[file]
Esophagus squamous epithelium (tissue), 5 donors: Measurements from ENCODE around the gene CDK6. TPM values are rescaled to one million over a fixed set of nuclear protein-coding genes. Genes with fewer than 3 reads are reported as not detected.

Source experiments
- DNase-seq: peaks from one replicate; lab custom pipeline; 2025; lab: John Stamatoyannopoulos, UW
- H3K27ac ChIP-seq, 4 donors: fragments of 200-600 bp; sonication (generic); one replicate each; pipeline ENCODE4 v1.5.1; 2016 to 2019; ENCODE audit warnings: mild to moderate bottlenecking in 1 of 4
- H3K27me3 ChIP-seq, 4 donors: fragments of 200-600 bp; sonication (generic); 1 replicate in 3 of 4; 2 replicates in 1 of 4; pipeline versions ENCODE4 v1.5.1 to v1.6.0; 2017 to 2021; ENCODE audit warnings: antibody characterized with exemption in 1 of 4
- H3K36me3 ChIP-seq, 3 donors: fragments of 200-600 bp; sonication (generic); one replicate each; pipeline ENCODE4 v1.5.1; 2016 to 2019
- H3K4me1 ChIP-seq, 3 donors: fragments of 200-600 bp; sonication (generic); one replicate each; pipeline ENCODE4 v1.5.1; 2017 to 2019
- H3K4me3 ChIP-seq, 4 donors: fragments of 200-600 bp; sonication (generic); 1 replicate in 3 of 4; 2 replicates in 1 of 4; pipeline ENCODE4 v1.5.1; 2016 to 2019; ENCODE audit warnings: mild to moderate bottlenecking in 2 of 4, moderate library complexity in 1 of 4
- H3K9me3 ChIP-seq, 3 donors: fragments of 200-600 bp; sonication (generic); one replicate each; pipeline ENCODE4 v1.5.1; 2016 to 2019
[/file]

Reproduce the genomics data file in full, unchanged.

Esophagus squamous epithelium (tissue), 5 donors: Measurements from ENCODE around the gene CDK6. TPM values are rescaled to one million over a fixed set of nuclear protein-coding genes. Genes with fewer than 3 reads are reported as not detected.

Source experiments
- DNase-seq: peaks from one replicate; lab custom pipeline; 2025; lab: John Stamatoyannopoulos, UW
- H3K27ac ChIP-seq, 4 donors: fragments of 200-600 bp; sonication (generic); one replicate each; pipeline ENCODE4 v1.5.1; 2016 to 2019; ENCODE audit warnings: mild to moderate bottlenecking in 1 of 4
- H3K27me3 ChIP-seq, 4 donors: fragments of 200-600 bp; sonication (generic); 1 replicate in 3 of 4; 2 replicates in 1 of 4; pipeline versions ENCODE4 v1.5.1 to v1.6.0; 2017 to 2021; ENCODE audit warnings: antibody characterized with exemption in 1 of 4
- H3K36me3 ChIP-seq, 3 donors: fragments of 200-600 bp; sonication (generic); one replicate each; pipeline ENCODE4 v1.5.1; 2016 to 2019
- H3K4me1 ChIP-seq, 3 donors: fragments of 200-600 bp; sonication (generic); one replicate each; pipeline ENCODE4 v1.5.1; 2017 to 2019
- H3K4me3 ChIP-seq, 4 donors: fragments of 200-600 bp; sonication (generic); 1 replicate in 3 of 4; 2 replicates in 1 of 4; pipeline ENCODE4 v1.5.1; 2016 to 2019; ENCODE audit warnings: mild to moderate bottlenecking in 2 of 4, moderate library complexity in 1 of 4
- H3K9me3 ChIP-seq, 3 donors: fragments of 200-600 bp; sonication (generic); one replicate each; pipeline ENCODE4 v1.5.1; 2016 to 2019